Whatever the reasons for the link, it must be taken into account with the findings of the CAMHS report. The Equality Trust conducted research this year that estimated that if Britain’s inequality rate was reduced to  the average level seen in developed OECD countries, mental health illness rates could be reduced by 5 per cent, at a value of £25 billion.

That’s more money to spend on mental health treatment for some of the children and adolescents whose problems may not have been preventable.

* Danny Dorling, Inequality and the 1% (2014), p.131.

Ruby Stockham is a staff writer at Left Foot Forward. Follow her on Twitter

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7 Responses to “The psychological cost of inequality”

  1. littleoddsandpieces

    Even Mao warned against too much equality.

    Inequality is not the issue for all ages today.

    The poor do not worry all day about the rich.

    The poor suffer from fear of not having bread on the table from day to day.

    Worry about being enslaved in Workfare for 6 months without pay, yet benefit sanctioned and hungry, of all ages, even over 60.

    Stress due to the age old fear of penniless famine.

    And the grandparents of the young face such a future from pension reform leaving them with nil state pension for life, for many their sole income in old age
    for women born from 1953 and men born from 1951, from 2016

    Stress causes psychological injury and then mental collapse.

    The benefit system could not be better designed to cause maximum such stress, when benefit is the sole income, or low wages need benefit to bring to anything like a living wage.

    The poorest 20 per cent of all ages have had a higher inflation in energy bills and food prices than the richest 20 per cent.

    The bulk of those going to food banks are in work.

    Worry when work on low wages yet unable to afford the food being passed through the checkout.

    Money worries are the biggest reason for suicide.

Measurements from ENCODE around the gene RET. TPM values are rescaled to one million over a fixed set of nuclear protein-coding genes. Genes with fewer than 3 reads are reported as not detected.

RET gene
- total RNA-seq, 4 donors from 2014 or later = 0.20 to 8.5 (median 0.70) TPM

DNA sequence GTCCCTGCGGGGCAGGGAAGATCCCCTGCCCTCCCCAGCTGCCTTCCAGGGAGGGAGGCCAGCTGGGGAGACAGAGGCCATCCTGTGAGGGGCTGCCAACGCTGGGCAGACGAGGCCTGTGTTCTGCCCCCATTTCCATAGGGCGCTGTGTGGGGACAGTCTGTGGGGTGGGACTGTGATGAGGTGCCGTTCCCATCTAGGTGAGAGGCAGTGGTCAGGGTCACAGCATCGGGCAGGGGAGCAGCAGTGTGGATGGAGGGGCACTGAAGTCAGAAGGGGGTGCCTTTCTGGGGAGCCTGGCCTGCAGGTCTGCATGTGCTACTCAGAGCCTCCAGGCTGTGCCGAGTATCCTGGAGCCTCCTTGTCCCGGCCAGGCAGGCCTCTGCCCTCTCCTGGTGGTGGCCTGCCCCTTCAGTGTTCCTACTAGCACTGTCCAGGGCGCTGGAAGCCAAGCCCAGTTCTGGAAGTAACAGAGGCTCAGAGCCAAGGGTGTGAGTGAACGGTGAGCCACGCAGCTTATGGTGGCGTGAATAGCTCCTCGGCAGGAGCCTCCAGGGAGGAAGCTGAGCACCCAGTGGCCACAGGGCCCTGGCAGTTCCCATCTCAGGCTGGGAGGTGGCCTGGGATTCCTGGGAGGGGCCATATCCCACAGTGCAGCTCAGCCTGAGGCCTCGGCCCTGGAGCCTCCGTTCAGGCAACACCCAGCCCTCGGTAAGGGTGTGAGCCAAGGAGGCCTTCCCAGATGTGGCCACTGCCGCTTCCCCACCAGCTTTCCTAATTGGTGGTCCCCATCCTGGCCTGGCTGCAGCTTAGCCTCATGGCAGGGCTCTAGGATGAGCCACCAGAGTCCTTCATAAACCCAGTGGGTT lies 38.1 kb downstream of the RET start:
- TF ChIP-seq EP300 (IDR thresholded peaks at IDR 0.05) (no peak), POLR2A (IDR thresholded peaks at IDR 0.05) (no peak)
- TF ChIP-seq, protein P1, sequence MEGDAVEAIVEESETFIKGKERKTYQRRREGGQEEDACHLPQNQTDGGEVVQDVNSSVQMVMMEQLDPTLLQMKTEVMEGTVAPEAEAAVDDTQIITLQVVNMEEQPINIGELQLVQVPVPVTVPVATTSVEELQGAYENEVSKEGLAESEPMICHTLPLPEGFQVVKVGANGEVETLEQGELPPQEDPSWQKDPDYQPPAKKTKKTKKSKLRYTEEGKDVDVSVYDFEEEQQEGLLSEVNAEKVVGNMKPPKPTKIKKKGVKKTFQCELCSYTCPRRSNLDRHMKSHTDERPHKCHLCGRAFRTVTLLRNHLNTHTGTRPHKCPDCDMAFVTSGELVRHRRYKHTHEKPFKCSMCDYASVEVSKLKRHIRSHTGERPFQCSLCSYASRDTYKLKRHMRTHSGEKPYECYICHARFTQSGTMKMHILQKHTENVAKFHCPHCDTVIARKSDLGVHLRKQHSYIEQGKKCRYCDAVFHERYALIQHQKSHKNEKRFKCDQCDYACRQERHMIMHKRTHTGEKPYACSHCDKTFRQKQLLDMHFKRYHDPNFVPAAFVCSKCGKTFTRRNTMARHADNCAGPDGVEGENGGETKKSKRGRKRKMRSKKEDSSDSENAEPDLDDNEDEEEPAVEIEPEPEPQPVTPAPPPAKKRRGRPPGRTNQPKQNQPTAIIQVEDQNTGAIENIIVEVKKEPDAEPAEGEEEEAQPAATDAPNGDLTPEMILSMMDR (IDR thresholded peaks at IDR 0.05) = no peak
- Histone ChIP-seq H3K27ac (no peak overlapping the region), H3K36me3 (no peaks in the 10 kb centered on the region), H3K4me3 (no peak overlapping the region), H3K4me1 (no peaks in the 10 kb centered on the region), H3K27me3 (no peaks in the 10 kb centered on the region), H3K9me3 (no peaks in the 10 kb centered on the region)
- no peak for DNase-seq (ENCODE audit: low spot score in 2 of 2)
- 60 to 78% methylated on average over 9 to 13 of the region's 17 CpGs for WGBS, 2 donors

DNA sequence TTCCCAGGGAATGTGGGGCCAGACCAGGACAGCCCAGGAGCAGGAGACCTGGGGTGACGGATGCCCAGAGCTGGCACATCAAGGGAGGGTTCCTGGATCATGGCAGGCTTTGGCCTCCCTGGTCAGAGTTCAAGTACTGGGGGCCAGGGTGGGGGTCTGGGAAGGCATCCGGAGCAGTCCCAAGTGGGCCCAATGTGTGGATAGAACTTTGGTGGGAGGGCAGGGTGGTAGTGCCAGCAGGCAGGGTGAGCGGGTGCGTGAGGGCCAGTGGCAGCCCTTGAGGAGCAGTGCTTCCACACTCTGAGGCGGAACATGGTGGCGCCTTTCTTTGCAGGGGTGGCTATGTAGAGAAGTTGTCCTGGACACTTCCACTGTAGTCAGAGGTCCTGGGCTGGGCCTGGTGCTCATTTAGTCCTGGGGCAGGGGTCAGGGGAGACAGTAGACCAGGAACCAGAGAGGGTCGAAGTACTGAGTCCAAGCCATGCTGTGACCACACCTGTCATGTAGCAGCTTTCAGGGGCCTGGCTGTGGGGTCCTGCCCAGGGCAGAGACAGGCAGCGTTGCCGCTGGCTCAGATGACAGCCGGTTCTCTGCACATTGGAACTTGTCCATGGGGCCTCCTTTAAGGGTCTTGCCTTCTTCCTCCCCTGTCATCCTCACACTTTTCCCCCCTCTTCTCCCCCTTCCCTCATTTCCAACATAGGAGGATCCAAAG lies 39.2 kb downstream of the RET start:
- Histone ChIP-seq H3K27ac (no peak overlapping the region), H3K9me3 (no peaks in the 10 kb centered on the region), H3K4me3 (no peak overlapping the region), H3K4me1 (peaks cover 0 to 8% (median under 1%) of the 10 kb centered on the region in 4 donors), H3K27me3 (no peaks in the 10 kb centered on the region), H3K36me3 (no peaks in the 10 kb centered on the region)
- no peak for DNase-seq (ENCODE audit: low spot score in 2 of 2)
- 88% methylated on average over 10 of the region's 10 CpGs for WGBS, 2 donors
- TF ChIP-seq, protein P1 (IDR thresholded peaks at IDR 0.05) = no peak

The young face equally with all ages even at 60 and over and state pension denied, starvation from the 70 per cent rise in benefit sanctions.

    And the young face losing their support system of parents and grandparents being in the same money worries as themselves for any conceivable future and maybe for the rest of their lives.

  2. V Hale

    The Spirit Level has been thoroughly debunked. That said, the ‘therapy’ culture of modern years, with child psychologists round every corner and therapists recommended for all clearly aren’t doing children any good. Years of “child-centred” psychology seems to actually be having a deleterious effect on mental health rather than the improvement it promised. Time to chuck the left wing “professionals” out the door, I feel.

  3. Jason

    Could you give an example of where are there child psychologists round every corner? They’ve cut the funding to the couple that are left round our way. Unless the child is having a complete breakdown there is no help. As for the Spirit Level – it has been questioned and yes it is complex, but the central idea – more equal countries have better outcomes – remains solid. We now live in a country more unequal than any time in the past 100 years, in a world where the super-rich command more wealth than at any time in history. How is the amassing of wealth by a few not associated with levels of poverty?

  4. Sandra Lee

    I think that many people really need help, but they do not want it. The main reason is that they just do not think about this and do not see their problems. However I believe that you may find a problem and start to change the situation for your own. The reason for increasing bad mood and further problems is in the way of living we all have to lead. Many people believe they must be he first and buy the best thigs, but this does not bring them happines. Otherwise people who need help from payday lenders online to solve their monetary problems can be more independent on such expensive purchases, and as a result more psychological healthy.

  5. Coert

    The Spirit Level has been thoroughly debunked? Were and how was that done?

  6. Guest

    Ah yes, throw out protecting kids, and just let them work.

  7. Guest

    What on earth do a hamas-supporting site have to say that’s useful on this?